Not a huge popular hit at the time, Inner City Life is widely considered to be one of the best drum and bass tracks of its time, perfectly capturing the dance electronica sound of the time while retaining a social commentary focus. It is a great track for setting a mood or tone in a lesson as well as reflecting on the changing experiences of black people in Britain at the start of the millennium. Clifford Price, aka Goldie, grew up in Wolverhampton has had a hugely successful career as a DJ, graffiti artist, actor as well as recording artist.
So Solid Crew – Broken Silence (2003)
Formed in the Battersea area of South London, So Solid Crew were a garage and hip-hop collective – multiple changing and overlapping members – who are widely regarded as pioneers for the sound that later became known as grime music. The collective had a large underground following, were linked to numerous London pirate radio stations, and courted a lot of controversy at the time. Broken Silence is the band’s riposte to the way in which they were treated by newspapers and politicians at the time of their success which they felt reflected underlying institutionalised racism. The song, and controversy surrounding So Solid Crew, could be linked to the mishandling of the murder of Stephen Lawrence in 1994 and subsequent inquiries, to highlight the ongoing issues of racism during the period.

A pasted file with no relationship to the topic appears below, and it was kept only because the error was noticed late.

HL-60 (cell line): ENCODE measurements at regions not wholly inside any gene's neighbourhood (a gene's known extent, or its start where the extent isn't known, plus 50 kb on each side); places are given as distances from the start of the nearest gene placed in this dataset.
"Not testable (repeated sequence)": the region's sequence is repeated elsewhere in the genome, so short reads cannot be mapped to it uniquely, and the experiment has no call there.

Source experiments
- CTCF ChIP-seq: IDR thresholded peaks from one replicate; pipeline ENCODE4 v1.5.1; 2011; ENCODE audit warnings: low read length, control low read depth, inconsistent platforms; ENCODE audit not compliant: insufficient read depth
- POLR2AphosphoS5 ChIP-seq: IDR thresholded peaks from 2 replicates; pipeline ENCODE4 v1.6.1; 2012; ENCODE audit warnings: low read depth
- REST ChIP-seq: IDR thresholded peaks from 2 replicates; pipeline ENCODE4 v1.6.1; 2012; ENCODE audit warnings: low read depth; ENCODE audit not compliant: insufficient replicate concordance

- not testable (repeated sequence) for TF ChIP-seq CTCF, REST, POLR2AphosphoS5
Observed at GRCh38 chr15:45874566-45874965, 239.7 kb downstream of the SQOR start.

Stormzy – Shut up (2015)
Michael Owuo Jr. aka Stormzy, is the most successful grime artist of his generation. Shut up was his first major hit released digitally (reflecting the change in how we listen to music) and eventually reached No. 8 in December 2015. Outspoken on a wide range of political and social issues Stormzy has sponsored black students taking degrees at Cambridge University and recently announced plans to donate £1m a year for 10 years to charities and organisations campaigning for racial equality, justice reform and black empowerment.
Dave – Question Time (2017)
Rapper David Omoregie, aka Dave, is from South London, won the Mercury Prize for music and achieved considerable commercial success in 2019 for his debut album Psychodrama. Described as a scathing seven-minute-long breakdown of everything wrong with British politics, Question Time was one of his early releases. The song continues and develops the politically charged music of Stormzy, focusing on Grenfell Tower and the NHS, anticipating the issues highlighted in protests across the UK following the murder of George Floyd by a police officer in Minnesota in May 2020.
Simon Butler ‘What’s that stuff you’re listening to Sir?’ Rock and pop music as a rich source for historical enquiry TH111
Robert Philips Making history curious: using Initial Stimulus Material [ISM] to promote enquiry, thinking and literacy, TH105
Andrew Wrenn Equiano – voice of silent slaves? TH107
Spotify public playlist of some of the songs referred to here.